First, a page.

So it seems you may shoot a dog worrying sheep with a rifle or shotgun unless you do so in an unspecified inappropriate manner. One inappropriate manner would obviously be to shoot the dog when you next found it, wherever that was. My contact stated, although it doesnt seem to appear in the Guidance that to be safe you must shoot it 'in fagrante delicto' (in this case not in a sexual sense) but in the act of wrongdoing and on your land or land over which you have permission to shoot and see above.
 

CarlW

Well-Known Member
I have received the following advice from my FEO, with a genuine statement of " I hope this helps"

"There is not a specific condition available that allows the shooting of dogs worrying livestock, However the legislation clearly advises that you are able to do so provided certain criteria are met.

I have replicated the guidance notes below.

I would suggest you would be covered and the use of a rifle of .223 calibre would be a humane option. We would not consider it a breach of licence conditions unless you have acted in an inappropriate manner. (Inappropriate manner not specified)

13.16 “Good reason” to possess particular firearms will generally be linked to the quarry species found on the land concerned. However, conditions for the possession of such firearms may allow the certificate holder to deal with reasonable eventualities, for example, pest or game species or the humane destruction of injured animals on the estate. The Pests Act 1954 (see relevant section in chapter 14) can be used to impose a duty with financial penalties on occupiers of land to control rabbits on their land. Under the Animals Act 1971 section 9, a person may, under certain specified circumstances, shoot a dog found worrying sheep, cattle or other livestock. Protection of livestock may constitute the ‘good reason’ for possessing a rifle for some farmers or others involved in animal husbandry (see also chapter 14). Although not stipulated in law, a shotgun may be used where dogs worrying sheep and other livestock are to be killed. Where the use of a rifle for these purposes is cited as “good reason”, DEFRA advise that calibres suitable for small deer would be appropriate.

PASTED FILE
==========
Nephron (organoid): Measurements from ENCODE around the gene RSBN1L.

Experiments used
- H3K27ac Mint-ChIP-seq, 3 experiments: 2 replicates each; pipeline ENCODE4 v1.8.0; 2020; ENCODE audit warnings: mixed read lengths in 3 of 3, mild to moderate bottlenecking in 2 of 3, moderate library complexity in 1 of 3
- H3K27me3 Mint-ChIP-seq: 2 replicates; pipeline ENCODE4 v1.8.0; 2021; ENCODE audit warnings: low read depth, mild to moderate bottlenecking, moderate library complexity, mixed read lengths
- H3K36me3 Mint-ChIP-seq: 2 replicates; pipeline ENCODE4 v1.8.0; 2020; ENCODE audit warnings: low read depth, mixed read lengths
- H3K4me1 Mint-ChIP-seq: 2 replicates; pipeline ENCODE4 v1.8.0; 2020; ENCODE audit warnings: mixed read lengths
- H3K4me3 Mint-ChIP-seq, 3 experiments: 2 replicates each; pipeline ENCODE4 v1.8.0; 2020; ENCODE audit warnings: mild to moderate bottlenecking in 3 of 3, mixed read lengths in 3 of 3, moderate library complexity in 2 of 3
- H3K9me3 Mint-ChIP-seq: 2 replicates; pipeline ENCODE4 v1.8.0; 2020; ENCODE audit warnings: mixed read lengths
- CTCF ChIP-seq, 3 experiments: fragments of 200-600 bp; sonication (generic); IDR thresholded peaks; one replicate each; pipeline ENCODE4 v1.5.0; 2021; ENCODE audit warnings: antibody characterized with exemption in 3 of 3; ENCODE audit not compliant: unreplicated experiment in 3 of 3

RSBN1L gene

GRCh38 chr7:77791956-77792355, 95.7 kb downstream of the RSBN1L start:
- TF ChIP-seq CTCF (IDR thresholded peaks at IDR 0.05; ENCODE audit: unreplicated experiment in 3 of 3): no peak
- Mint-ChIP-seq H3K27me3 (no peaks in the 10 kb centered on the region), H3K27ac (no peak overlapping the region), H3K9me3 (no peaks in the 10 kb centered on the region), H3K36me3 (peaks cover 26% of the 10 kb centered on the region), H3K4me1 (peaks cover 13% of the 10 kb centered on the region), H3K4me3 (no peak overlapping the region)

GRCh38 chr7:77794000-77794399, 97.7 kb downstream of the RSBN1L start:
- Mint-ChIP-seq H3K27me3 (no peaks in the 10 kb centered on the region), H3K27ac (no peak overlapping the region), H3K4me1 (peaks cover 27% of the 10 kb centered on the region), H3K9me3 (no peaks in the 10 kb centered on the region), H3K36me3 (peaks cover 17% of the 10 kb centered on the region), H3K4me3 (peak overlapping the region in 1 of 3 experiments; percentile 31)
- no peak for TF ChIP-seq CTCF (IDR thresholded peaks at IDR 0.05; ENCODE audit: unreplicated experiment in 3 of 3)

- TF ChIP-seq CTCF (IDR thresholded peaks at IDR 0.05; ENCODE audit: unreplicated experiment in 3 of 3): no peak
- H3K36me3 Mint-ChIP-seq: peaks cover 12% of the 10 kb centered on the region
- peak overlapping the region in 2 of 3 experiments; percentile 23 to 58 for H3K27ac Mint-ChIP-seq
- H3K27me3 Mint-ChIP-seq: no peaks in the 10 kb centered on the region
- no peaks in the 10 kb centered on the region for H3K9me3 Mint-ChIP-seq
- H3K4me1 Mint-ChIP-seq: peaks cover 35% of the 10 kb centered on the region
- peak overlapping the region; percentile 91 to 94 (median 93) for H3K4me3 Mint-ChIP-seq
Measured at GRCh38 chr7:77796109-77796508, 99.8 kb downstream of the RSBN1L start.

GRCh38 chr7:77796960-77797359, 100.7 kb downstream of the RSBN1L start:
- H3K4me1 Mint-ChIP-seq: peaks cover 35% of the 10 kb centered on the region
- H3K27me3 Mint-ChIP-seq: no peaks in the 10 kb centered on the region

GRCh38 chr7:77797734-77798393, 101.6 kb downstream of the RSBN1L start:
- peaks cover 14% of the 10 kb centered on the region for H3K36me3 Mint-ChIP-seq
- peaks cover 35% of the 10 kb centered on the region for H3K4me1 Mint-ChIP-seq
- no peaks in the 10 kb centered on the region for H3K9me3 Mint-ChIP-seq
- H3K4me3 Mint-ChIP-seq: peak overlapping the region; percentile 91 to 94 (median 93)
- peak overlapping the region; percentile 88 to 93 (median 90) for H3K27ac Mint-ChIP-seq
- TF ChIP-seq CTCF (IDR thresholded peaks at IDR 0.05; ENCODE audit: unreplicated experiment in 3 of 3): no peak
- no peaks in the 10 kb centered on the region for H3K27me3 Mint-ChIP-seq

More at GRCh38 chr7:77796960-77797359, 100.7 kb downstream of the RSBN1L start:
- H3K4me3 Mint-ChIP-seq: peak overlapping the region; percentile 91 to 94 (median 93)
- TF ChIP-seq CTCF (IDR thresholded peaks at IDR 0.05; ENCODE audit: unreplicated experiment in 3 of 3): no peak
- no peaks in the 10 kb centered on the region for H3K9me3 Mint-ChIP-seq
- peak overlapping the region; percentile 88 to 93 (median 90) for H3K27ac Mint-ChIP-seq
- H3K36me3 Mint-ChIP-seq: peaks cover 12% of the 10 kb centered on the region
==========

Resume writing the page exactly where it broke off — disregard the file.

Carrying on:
Dogs

14.61 Section 9 of the Animals Act 1971provides a defence for killing or injuring a dog if the defendant acted to protect livestock, and subsequently informs the police within forty-eight hours of the incident. The defendant can only act in defence of livestock in such a way if the livestock, or the land on which it is, belongs to them or to any other person under whose express or implied authority they are acting. Note that the Animal Act 1971 does not extend to Scotland – see section 13(4)."

So it seems you may shoot a dog worrying sheep with a rifle or shotgun unless you do so in an unspecified inappropriate manner. One inappropriate manner would obviously be to shoot the dog when you next found it, wherever that was. My contact stated, although it doesnt seem to appear in the Guidance that to be safe you must shoot it 'in fagrante delicto' (in this case not in a sexual sense) but in the act of wrongdoing and on your land or land over which you have permission to shoot and see above.
So he is saying that AOLQ covers you so long as you comply with the legal requirements as to the circumstances under which dogs may be shot? Is that your understanding too?
 

rem284

Well-Known Member
If it was me who had the sheep this is how I would try and handle it. Of course I would not want any risk of harm to my sheep. However I would not want to harm or kill anyones dog unless it was the absolute only way to stop the dog cause actual harm to the sheep. I would try to get the owner to see the problem and hope to get him on my side through rational discussion. If that failed then I would ask the local police to have a word with the dogs owner. I hope it works out ok for you in the end